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Recruiting Ethics: Unethical Tactics You Should Avoid

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Unethical TacticsRecruiting Ethics: Unethical Tactics You Should Avoid

Recruiting the right job candidates requires a certain level of trust. A candidate has to trust that the open position is real (read our post on avoiding fake job posts). A candidate has to trust that the job description is honest. A candidate has to trust that you will return his/her inquiry.  For these reasons, and many more it is important that recruiters (both in-house and independent), approach recruiting from an ethical standpoint. Here are three unethical tactics everyone (especially recruiters) should avoid:

  1. Job embellishment. We can appreciate and understand that the recruiter or job poster wants to make a job opportunity as appealing as possible, but embellishing employee responsibilities, compensation, and/or career advancement opportunities will destroy trust between the recruiter and candidate. It could even go so far as to affect the firm itself. If a candidate accepts the position based on the deceptive description, the candidate will not stay long which results in bad retention for the firm, as well as thousands in losses (fees, lost time, etc.). Bad news travels fast. The candidate will tell everyone in their network about the dishonesty and the impact can be catastrophic in some cases.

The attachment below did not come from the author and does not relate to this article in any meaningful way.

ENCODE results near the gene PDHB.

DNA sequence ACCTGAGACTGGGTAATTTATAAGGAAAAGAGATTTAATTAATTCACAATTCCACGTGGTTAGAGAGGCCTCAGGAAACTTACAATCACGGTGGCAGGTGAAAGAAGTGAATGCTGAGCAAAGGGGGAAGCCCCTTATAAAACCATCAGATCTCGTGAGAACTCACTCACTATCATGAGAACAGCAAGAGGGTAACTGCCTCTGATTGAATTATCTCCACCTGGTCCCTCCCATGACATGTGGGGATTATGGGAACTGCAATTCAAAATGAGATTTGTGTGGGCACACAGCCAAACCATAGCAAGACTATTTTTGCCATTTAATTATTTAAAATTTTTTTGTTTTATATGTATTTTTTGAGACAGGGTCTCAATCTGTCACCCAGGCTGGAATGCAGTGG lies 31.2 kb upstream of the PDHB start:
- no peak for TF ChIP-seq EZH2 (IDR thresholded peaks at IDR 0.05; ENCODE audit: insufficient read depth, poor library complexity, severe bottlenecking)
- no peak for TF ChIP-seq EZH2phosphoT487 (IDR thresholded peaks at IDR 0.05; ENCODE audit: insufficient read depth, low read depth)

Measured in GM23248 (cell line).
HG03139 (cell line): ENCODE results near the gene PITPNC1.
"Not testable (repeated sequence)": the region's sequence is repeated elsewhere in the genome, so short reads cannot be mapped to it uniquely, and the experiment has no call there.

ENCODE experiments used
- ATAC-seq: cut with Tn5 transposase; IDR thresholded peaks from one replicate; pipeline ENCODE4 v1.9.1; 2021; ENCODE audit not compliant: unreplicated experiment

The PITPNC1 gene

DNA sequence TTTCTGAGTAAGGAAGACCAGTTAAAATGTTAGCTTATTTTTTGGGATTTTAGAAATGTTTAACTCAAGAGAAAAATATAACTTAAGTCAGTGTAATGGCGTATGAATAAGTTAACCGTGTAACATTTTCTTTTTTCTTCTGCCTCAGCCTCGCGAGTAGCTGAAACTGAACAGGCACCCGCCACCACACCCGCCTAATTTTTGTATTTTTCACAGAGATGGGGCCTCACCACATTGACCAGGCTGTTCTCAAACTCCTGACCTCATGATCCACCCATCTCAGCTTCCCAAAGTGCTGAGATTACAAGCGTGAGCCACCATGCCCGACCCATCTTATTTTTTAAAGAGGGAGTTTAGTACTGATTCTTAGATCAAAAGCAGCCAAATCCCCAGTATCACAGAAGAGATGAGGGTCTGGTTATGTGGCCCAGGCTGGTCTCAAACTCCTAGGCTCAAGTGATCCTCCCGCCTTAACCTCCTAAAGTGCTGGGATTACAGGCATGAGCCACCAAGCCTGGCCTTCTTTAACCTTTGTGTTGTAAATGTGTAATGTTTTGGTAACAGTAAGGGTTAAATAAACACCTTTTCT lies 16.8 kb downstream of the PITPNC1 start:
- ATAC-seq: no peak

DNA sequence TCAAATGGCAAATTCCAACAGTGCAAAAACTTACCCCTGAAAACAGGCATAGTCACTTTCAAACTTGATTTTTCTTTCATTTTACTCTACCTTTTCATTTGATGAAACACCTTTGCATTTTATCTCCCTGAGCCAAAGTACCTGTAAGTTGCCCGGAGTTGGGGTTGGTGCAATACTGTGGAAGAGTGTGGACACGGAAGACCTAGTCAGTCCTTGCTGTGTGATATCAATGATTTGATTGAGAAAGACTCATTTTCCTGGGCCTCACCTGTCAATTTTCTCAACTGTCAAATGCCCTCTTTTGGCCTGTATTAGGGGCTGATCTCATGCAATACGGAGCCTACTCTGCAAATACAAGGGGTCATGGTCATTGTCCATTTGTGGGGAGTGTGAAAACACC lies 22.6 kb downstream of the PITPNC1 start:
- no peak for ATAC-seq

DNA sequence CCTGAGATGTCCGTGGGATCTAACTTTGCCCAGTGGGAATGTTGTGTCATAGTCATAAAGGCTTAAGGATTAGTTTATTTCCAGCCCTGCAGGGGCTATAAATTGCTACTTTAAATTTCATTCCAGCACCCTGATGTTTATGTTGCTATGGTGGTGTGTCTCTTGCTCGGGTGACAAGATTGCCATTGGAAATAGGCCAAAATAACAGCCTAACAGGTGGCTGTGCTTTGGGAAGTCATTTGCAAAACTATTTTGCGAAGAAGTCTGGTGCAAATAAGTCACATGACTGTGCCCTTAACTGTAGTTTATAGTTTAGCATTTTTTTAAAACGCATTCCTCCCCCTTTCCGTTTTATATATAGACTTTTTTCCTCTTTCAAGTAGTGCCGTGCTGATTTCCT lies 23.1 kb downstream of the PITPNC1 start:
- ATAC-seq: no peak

2. Bad mouthing an employer. The competition for top talent is fierce. Getting the attention of top talent can be almost impossible. Some recruiters may be tempted to say negative things about a candidate’s current employer or another law firm the candidate is considering (especially if that negative information is true). We advise you not to do it. Even if you’ve heard rumors from credible sources, it’s not your place to bad mouth an employer to a candidate; it makes you look bad.
  3. Posting nonexistent jobs. Sending out “cattle calls” to job candidates when you have no specific job available is bad form and wastes the candidate’s time. Conscientious candidates spend time creating cover letters and resumes according to the job post, they deserve the courtesy of applying to a real job.

Operating with the highest ethical standards will improve your relationship with candidates. Oftentimes, recruiters serve as career therapist, coach, and confidante. Once lost, trust is very hard to gain and there are many other recruiters. If there is negative information you must share, share the hard facts, share real data from Leopard Solutions or your legal data provider. 

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